SOCHI, Russia — This is what Team USA wanted: another crack at Canada, a chance to avenge an overtime loss in the 2010 Vancouver Olympic men’s hockey final, and a chance to make this journey and story uniquely its own.
The U.S. men continued their strong offensive showing with a 5-2 victory over the Czech Republic in the Sochi quarterfinals, setting up a semifinal meeting Friday with Canada. By contrast, Canada needed a third-period goal by Shea Weber to defeat Latvia, 2-1, in its quarterfinal.
If Canada has had to squeeze past opponents to get this far, the U.S. has barged through by averaging nearly five goals a contest and has improved with each game.
“I think we were destined and on a crash course for each other. It happens to be in the semifinals instead of the finals, like Vancouver,” said center David Backes, a force all over the ice Wednesday with wingers Dustin Brown and Ryan Callahan on the newly christened Meat Line.
“I think both teams will be very excited to play each other and will need no motivation, and it’s going to be some great hockey played Friday night.”
The U.S. and Czechs were even in the first period on goals by James van Riemsdyk and Ales Hemsky when Backes set up Brown below the left circle for the go-ahead goal at 14:38. Backes scored with 1.8 seconds left in the period and Zach Parise, by the left post, gave the U.S. a 4-1 lead in the second period, which led the Czechs to pull goaltender Ondrej Pavelec and substitute Alexander Salak.
Backes, who said he’s the beef, Brown is the pork and Callahan is the chicken on their Meat Line, said Team USA’s robust scoring shouldn’t be a shock. “There’s a lot of talented guys on this team and I’m on it too,” he said. “It seems to be a great balance and we’ve got guys willing to do the dirty work.”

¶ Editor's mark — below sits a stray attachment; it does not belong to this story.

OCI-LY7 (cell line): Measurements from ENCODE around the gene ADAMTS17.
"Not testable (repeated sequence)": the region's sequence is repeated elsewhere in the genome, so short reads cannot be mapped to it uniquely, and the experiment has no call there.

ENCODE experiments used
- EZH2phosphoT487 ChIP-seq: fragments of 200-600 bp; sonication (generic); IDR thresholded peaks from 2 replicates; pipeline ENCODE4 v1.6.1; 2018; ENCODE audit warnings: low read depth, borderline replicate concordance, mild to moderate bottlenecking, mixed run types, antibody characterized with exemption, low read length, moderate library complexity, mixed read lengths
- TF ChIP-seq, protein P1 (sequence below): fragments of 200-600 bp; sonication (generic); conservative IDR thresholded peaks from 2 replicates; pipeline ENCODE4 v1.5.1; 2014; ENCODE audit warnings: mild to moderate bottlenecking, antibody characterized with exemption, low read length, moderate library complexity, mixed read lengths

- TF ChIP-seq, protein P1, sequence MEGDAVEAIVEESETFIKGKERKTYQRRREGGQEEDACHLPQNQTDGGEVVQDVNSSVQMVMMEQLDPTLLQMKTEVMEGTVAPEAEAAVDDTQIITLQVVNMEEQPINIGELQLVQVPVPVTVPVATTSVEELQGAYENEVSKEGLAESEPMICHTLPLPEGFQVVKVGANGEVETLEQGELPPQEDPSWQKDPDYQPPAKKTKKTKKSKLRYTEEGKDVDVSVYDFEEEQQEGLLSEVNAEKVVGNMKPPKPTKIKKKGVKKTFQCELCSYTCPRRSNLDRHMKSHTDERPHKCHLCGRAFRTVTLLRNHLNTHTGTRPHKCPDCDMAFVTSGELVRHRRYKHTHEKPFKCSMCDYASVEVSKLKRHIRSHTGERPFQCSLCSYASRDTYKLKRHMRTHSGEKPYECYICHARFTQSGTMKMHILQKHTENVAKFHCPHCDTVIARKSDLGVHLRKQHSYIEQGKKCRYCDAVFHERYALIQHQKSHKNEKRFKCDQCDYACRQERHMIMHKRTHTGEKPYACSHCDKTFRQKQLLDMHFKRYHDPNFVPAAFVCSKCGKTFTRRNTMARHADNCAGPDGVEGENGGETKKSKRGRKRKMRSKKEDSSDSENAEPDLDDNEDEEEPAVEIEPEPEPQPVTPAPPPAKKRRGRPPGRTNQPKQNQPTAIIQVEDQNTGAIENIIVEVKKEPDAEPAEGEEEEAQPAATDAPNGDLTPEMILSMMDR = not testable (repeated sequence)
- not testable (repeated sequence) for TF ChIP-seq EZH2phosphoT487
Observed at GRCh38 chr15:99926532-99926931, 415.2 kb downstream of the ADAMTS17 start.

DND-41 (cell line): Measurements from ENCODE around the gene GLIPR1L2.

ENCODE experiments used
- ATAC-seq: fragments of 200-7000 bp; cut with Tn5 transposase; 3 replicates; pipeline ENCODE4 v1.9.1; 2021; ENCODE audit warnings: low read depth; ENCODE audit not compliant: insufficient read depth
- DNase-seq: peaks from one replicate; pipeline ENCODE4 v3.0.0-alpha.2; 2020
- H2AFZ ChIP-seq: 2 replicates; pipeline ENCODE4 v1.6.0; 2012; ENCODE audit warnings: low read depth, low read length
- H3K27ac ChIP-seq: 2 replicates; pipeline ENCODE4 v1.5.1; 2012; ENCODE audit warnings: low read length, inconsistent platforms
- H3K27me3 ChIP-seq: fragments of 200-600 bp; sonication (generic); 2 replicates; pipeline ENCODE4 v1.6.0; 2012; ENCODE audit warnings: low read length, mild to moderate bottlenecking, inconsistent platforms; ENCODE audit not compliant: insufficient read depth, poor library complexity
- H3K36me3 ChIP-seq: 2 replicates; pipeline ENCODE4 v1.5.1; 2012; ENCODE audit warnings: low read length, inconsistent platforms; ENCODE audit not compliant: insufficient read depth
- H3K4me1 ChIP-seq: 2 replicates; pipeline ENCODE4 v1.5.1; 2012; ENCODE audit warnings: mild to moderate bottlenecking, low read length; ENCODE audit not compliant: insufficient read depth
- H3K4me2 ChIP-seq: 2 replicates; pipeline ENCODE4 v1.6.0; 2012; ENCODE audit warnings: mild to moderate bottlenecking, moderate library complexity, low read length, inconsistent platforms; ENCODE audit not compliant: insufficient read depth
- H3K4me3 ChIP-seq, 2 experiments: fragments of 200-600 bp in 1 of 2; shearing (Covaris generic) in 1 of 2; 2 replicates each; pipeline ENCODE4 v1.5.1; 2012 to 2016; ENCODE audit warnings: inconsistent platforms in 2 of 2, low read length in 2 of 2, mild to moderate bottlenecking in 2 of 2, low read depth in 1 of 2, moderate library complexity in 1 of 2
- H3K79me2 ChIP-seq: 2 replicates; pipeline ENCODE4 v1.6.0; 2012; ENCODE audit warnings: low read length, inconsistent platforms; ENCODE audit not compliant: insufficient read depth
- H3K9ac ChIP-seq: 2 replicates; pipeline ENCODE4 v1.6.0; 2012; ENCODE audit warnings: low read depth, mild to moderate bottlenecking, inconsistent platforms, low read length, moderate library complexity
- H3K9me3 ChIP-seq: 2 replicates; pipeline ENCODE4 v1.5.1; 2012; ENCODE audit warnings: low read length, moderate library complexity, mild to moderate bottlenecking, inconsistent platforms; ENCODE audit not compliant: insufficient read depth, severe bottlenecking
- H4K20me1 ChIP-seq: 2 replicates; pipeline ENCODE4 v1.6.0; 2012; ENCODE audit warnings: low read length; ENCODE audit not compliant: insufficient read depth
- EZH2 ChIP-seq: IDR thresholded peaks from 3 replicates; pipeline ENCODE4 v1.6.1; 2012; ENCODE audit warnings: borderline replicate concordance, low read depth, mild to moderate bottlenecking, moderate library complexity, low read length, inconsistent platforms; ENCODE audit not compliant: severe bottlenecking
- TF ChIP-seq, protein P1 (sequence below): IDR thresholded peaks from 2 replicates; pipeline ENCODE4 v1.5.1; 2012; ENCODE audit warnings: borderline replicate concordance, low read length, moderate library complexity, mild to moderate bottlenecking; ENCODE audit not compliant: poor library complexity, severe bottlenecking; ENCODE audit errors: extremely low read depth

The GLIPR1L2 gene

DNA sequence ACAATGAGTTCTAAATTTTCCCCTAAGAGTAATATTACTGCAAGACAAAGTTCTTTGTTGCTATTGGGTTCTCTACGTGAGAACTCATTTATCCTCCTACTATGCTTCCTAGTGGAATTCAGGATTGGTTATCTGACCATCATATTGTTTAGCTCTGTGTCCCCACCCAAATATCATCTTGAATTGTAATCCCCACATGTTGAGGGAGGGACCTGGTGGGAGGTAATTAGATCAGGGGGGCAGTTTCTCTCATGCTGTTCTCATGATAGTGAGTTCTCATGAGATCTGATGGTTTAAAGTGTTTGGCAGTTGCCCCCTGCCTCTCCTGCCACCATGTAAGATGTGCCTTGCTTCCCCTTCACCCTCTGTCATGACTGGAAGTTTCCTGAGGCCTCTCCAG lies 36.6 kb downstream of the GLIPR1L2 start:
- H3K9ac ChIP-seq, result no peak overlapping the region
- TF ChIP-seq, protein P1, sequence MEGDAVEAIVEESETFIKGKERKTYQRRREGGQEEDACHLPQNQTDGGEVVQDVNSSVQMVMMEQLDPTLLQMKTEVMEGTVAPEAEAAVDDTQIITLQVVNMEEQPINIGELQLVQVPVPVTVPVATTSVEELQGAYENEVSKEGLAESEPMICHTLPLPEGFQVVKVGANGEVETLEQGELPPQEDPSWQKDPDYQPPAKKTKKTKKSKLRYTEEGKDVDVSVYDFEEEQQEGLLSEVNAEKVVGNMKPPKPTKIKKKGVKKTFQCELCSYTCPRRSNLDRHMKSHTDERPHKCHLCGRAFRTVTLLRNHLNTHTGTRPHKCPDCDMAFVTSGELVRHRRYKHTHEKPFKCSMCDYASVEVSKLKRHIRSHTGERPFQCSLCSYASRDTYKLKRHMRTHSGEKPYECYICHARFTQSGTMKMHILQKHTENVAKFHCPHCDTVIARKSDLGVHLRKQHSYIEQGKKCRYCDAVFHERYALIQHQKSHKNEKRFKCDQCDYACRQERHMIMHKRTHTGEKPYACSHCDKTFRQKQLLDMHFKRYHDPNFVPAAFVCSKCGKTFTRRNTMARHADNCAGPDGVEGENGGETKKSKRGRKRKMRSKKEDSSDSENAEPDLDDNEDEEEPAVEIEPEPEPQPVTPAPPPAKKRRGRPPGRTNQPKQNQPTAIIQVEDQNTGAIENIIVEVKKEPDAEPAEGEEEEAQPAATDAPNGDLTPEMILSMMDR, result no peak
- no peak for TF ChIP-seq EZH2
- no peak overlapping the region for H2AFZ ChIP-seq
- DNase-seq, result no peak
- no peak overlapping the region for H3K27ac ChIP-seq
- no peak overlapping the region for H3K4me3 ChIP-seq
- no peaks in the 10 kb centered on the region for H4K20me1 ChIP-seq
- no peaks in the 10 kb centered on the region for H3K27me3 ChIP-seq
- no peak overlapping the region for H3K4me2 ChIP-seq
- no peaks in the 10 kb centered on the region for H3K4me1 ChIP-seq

U.S. goalie Jonathan Quick stopped 21 shots to do his part to set up the U.S.-Canada rematch.
“You kind of expected them,” Quick said. “From what I saw it was a close game. You’ve got to tip your cap to Latvia for hanging in there and playing them tough. They’ve got a good team. They’ve got a lot of skill. They’ve got speed. Great goaltender, great defensemen.
“You make it to the semifinals, you expect to play these kinds of teams. So it’s nothing that we weren’t expecting. We definitely have a lot of preparing to do to be as ready as we can.”
The U.S. won’t get a rematch with Russia, which it had defeated in an eight-round shootout in the preliminary round, because Russia lost its quarterfinal match to Finland, 3-1, earlier Wednesday. The prospect of not having to contend with Ilya Kovalchuk, Alexander Ovechkin or Evgeni Malkin again in front of Russian fans was fine with Parise, who remembered the challenge of playing host Canada in front of a hostile crowd in Vancouver in 2010.
“When you do have that home crowd, that home atmosphere, it always makes for an exciting game,” Parise said. “But when guys like Kovalchuk and Ovechkin and Malkin aren’t in the tournament anymore, it’s pretty nice.”
An added attraction to this semifinal is that it will pit NHL teammates against each other, among them Brown and Quick of the Los Angeles Kings against Drew Doughty and Jeff Carter, U.S. winger Patrick Kane of the Chicago Blackhawks against Duncan Keith, Patrick Sharp and Jonathan Toews, and U.S. defenseman Cam Fowler of the Anaheim Ducks against Corey Perry and Ryan Getzlaf. U.S. coach Dan Bylsma will try to beat Sidney Crosby, his franchise player with the Pittsburgh Penguins.
It’s what they wished for, and now they’ll get it.
“It’s what it’s all about, Canada-USA,” Toews said. “It’s become even a bigger rivalry than Canada-Russia. There’s a lot of animosity, a lot of feelings like there’s something to prove between both teams.
“It’s for the chance to go and play for a gold medal. It doesn’t get any better than that, playing for your country and going against the United States. There are millions of kids that grow up dreaming of this situation. We have a chance of making a dream come true.”